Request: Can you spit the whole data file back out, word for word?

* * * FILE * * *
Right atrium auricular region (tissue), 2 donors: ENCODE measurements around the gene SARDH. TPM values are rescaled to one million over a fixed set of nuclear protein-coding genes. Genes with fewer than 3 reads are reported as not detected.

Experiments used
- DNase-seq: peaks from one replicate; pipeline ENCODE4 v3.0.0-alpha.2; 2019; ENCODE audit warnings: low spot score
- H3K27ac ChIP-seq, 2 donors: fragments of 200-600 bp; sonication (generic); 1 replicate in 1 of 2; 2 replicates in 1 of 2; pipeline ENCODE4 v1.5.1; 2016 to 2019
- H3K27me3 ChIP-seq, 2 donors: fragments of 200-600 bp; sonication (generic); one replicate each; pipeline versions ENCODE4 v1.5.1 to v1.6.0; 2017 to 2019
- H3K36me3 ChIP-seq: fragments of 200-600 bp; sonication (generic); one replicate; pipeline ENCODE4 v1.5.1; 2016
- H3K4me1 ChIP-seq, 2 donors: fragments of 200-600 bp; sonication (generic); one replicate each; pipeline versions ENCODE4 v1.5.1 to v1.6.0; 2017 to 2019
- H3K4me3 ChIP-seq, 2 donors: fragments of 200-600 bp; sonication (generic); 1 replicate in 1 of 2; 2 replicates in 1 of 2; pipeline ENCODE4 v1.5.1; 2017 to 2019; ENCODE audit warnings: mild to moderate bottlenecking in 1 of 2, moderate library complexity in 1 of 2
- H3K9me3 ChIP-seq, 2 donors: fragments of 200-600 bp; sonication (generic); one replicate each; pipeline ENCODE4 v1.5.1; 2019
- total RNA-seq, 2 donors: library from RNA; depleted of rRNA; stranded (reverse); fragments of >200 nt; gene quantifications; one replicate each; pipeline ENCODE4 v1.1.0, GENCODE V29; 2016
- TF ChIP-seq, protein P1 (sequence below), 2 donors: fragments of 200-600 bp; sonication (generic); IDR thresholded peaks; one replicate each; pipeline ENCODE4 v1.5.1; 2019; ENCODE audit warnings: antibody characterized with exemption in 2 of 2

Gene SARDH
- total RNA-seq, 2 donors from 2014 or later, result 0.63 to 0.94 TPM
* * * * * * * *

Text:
Right atrium auricular region (tissue), 2 donors: ENCODE measurements around the gene SARDH. TPM values are rescaled to one million over a fixed set of nuclear protein-coding genes. Genes with fewer than 3 reads are reported as not detected.

Experiments used
- DNase-seq: peaks from one replicate; pipeline ENCODE4 v3.0.0-alpha.2; 2019; ENCODE audit warnings: low spot score
- H3K27ac ChIP-seq, 2 donors: fragments of 200-600 bp; sonication (generic); 1 replicate in 1 of 2; 2 replicates in 1 of 2; pipeline ENCODE4 v1.5.1; 2016 to 2019
- H3K27me3 ChIP-seq, 2 donors: fragments of 200-600 bp; sonication (generic); one replicate each; pipeline versions ENCODE4 v1.5.1 to v1.6.0; 2017 to 2019
- H3K36me3 ChIP-seq: fragments of 200-600 bp; sonication (generic); one replicate; pipeline ENCODE4 v1.5.1; 2016
- H3K4me1 ChIP-seq, 2 donors: fragments of 200-600 bp; sonication (generic); one replicate each; pipeline versions ENCODE4 v1.5.1 to v1.6.0; 2017 to 2019
- H3K4me3 ChIP-seq, 2 donors: fragments of 200-600 bp; sonication (generic); 1 replicate in 1 of 2; 2 replicates in 1 of 2; pipeline ENCODE4 v1.5.1; 2017 to 2019; ENCODE audit warnings: mild to moderate bottlenecking in 1 of 2, moderate library complexity in 1 of 2
- H3K9me3 ChIP-seq, 2 donors: fragments of 200-600 bp; sonication (generic); one replicate each; pipeline ENCODE4 v1.5.1; 2019
- total RNA-seq, 2 donors: library from RNA; depleted of rRNA; stranded (reverse); fragments of >200 nt; gene quantifications; one replicate each; pipeline ENCODE4 v1.1.0, GENCODE V29; 2016
- TF ChIP-seq, protein P1 (sequence below), 2 donors: fragments of 200-600 bp; sonication (generic); IDR thresholded peaks; one replicate each; pipeline ENCODE4 v1.5.1; 2019; ENCODE audit warnings: antibody characterized with exemption in 2 of 2

Gene SARDH
- total RNA-seq, 2 donors from 2014 or later, result 0.63 to 0.94 TPM